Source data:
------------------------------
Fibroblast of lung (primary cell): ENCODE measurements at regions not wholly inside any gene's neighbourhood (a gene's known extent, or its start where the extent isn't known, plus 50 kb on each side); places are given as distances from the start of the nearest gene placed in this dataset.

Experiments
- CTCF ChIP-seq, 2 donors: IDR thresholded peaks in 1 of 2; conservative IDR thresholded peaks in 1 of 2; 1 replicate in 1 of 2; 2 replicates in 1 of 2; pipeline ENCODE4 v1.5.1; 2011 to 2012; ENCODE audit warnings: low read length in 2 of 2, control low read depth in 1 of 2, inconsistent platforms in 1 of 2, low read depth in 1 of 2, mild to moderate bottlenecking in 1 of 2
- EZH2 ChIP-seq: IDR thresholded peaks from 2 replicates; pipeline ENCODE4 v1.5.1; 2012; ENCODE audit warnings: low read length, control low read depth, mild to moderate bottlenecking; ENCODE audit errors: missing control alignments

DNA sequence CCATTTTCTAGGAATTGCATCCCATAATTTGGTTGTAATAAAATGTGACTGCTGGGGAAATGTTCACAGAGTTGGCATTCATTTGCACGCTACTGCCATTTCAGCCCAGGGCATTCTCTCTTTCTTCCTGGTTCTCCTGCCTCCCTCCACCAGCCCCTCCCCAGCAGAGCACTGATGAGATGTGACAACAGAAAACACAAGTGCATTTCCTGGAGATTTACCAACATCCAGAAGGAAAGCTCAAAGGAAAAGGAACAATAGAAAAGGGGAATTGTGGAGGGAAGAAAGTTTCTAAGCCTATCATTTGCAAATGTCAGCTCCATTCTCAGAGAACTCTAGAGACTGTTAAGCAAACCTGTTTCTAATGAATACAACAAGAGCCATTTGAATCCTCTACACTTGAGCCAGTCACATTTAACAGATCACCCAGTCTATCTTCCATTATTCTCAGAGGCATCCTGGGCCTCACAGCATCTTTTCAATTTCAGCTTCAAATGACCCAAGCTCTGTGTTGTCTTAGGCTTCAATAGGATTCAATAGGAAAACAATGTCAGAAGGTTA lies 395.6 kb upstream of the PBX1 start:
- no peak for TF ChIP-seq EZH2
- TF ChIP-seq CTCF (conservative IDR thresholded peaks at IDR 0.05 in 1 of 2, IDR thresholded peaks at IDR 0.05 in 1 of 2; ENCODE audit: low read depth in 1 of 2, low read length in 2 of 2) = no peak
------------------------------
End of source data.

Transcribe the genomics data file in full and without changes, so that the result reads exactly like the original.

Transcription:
Fibroblast of lung (primary cell): ENCODE measurements at regions not wholly inside any gene's neighbourhood (a gene's known extent, or its start where the extent isn't known, plus 50 kb on each side); places are given as distances from the start of the nearest gene placed in this dataset.

Experiments
- CTCF ChIP-seq, 2 donors: IDR thresholded peaks in 1 of 2; conservative IDR thresholded peaks in 1 of 2; 1 replicate in 1 of 2; 2 replicates in 1 of 2; pipeline ENCODE4 v1.5.1; 2011 to 2012; ENCODE audit warnings: low read length in 2 of 2, control low read depth in 1 of 2, inconsistent platforms in 1 of 2, low read depth in 1 of 2, mild to moderate bottlenecking in 1 of 2
- EZH2 ChIP-seq: IDR thresholded peaks from 2 replicates; pipeline ENCODE4 v1.5.1; 2012; ENCODE audit warnings: low read length, control low read depth, mild to moderate bottlenecking; ENCODE audit errors: missing control alignments

DNA sequence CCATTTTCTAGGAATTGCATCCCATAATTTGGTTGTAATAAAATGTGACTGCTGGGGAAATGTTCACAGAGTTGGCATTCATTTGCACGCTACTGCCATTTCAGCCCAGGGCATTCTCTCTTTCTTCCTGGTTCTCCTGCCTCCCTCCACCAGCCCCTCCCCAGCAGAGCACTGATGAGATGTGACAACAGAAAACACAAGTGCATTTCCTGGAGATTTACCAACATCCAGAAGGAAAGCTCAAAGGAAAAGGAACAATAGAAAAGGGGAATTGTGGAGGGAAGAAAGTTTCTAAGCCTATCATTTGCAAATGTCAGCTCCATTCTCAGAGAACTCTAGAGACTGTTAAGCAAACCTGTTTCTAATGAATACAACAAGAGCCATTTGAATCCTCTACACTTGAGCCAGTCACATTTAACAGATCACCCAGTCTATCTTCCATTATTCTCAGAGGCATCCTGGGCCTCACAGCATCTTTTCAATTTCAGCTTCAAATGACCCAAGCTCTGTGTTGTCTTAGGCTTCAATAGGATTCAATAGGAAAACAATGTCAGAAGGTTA lies 395.6 kb upstream of the PBX1 start:
- no peak for TF ChIP-seq EZH2
- TF ChIP-seq CTCF (conservative IDR thresholded peaks at IDR 0.05 in 1 of 2, IDR thresholded peaks at IDR 0.05 in 1 of 2; ENCODE audit: low read depth in 1 of 2, low read length in 2 of 2) = no peak